One of the common misconceptions about Alzheimer’s disease is that it afflicts only the elderly.
In fact, there’s a whole category called “younger-onset” Alzheimer’s, in which people 62 and younger contract the disease. According to the Alzheimer’s Association, about 5 percent of the diagnosed population -- about 200,000 cases -- are classified as younger-onset.
Nancy Dixon learned last month that she’s among the 5 percent.
At 51, Dixon was in pretty decent shape when she started having problems recalling things and becoming confused while trying to follow directions.
Her daughter, Nicole, 24, said the staff at the Macon-Bibb County Recreation Department first noticed her mother’s problems and insisted that she visit a doctor.
Two different neurosurgeons told the Dixon family that Nancy didn’t have Alzheimer’s, but an examination at Emory University Hospital revealed Nancy’s disease.
“I came back from Emory, and it was bad,” she said.
The diagnosis changed not only Dixon’s life, but the lives of her children as well. Nicole Dixon and her brother, Nicholas, 16, are now Nancy’s primary caregivers.
Dixon’s life has suddenly become more constricted. She’s on disability with the city and is confined to driving in close proximity to her Rutland-area neighborhood.
“I helped put in the Alzheimer’s Garden (in Macon) a few years ago,” she said. “I never dreamed I’d get Alzheimer’s. (The disease) is so terrible.”
In fact, Dixon falls into two categories. In addition to having younger-onset Alzheimer’s, she’s also been diagnosed as “early-onset” -- that is, in the early stages of the disease. People diagnosed as early-onset still have most of their cognitive functions.
Mott Smith, programs director for the Middle Georgia chapter of the Alzheimer’s Association, said that while there’s no cure, early detection and a healthy lifestyle can sometimes impede the disease’s progress.
There are 10 early warning signs that could indicate some form of dementia, the most severe of which is Alzheimer’s, Smith said. However, just because a person is forgetful doesn’t necessarily mean that dementia has occurred.
“If you have (memory issues), it’s important to go the doctor,” she said. “They need to rule out brain tumors, drug interactions, strokes, tuberculosis and other things. You need to see at least two doctors -- a neurologist or a psychiatrist. You’ll do a series of physical and mental tests, and they may do a brain scan or a CAT scan to check to see if any part of the brain has died, or if you’ve had a stroke or a mini-aneurysm.”
Smith said it’s important to be diagnosed early in order to begin treatment and for patients to get their affairs in order. It’s important for patients to exercise, watch their diets and to socialize.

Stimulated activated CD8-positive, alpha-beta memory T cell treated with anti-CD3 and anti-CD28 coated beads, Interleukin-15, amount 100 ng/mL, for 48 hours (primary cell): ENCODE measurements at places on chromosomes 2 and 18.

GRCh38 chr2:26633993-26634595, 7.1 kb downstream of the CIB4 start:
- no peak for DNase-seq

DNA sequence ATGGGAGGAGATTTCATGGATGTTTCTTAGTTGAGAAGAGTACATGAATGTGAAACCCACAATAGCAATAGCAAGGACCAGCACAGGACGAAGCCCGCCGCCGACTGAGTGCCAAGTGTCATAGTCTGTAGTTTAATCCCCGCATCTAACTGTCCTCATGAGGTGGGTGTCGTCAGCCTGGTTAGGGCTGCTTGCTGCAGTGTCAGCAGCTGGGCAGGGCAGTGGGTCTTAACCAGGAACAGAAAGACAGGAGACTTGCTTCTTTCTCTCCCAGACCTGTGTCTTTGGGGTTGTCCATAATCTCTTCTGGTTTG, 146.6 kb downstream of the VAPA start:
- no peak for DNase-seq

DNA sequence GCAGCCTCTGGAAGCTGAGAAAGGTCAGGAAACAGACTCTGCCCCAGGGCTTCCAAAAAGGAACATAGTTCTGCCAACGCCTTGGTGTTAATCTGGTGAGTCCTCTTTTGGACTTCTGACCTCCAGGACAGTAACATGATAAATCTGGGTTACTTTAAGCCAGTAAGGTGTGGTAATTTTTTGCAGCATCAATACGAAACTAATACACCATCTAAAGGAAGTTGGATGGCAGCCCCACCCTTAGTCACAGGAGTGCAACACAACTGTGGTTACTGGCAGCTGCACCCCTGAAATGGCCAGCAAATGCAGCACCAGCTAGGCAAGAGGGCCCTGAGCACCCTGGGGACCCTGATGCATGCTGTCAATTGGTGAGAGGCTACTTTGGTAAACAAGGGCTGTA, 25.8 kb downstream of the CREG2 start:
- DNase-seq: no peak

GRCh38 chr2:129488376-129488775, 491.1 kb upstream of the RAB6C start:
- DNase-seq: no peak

While the disease isn’t hereditary, people can carry the gene for Alzheimer’s, Smith said.
“You can be tested for it with a spinal tap,” she said. “If you have the gene, there’s a 50-50 chance you’ll get it.”
Dixon has taken the advice of staying healthy to heart.
“I met a lady (with Alzheimer’s) online, and she said, ‘My advice is to run, run, run.’ So I’ve picked up on it,” Dixon said.
How long it lasts remains unknown.
“Everything is good right now,” she said. “But I know the worst is still to come. ... I think it’s better having it while I’m young, because I can still do what I want to right now. As it progresses, it will get worse, but right now, my life is a good standard.”
That’s something her children will have to adjust to even as they are still reeling from the news of the diagnosis.
“We’re still adjusting to the news,” Nicole Dixon said. “I don’t think it’s set in completely. ... I’m angry -- I’m kind of in denial. I don’t think I’ve accepted it 100 percent.”
Dixon said a minister came by their house when word started to spread about her condition, and she has found some comfort in prayer.
“I pray every day,” she said. “At first, (the diagnosis) altered my faith. But the more I thought about what he said, I’ve felt pretty good lately.”
Her children are still making the adjustments. Nicholas, a rising junior at Rutland High School, said he plans to try to live as normally as possible. He plans on playing football next year.
Nicole said she’s come to understand that the diagnosis is life-altering for her as well as her mother. Currently working at Geico, Nicole said she’s trying to adjust her schedule to better take care of her mother. Her plans to finish her degree online are up in the air.
“I feel like the future as I’ve known it is over for me,” she said. “I had plans to live alone, but obviously I have to take care of her. I definitely see the future differently than I once did.”
Smith said Alzheimer’s can be as grueling for caregivers as the patients themselves.
“It’s a family disease,” she said. “It affects the whole family. It takes an average of three caregivers for one patient. In the latter stages, the caregivers can become sleep-deprived. We have support groups I’d recommend.”
Smith compared the disease to a “bad spark plug” in an engine, since it starts at in one section of the brain but can spread to any of the brain’s different lobes.
“It’s different for each person,” she said.
To contact writer Phillip Ramati, call 744-4334.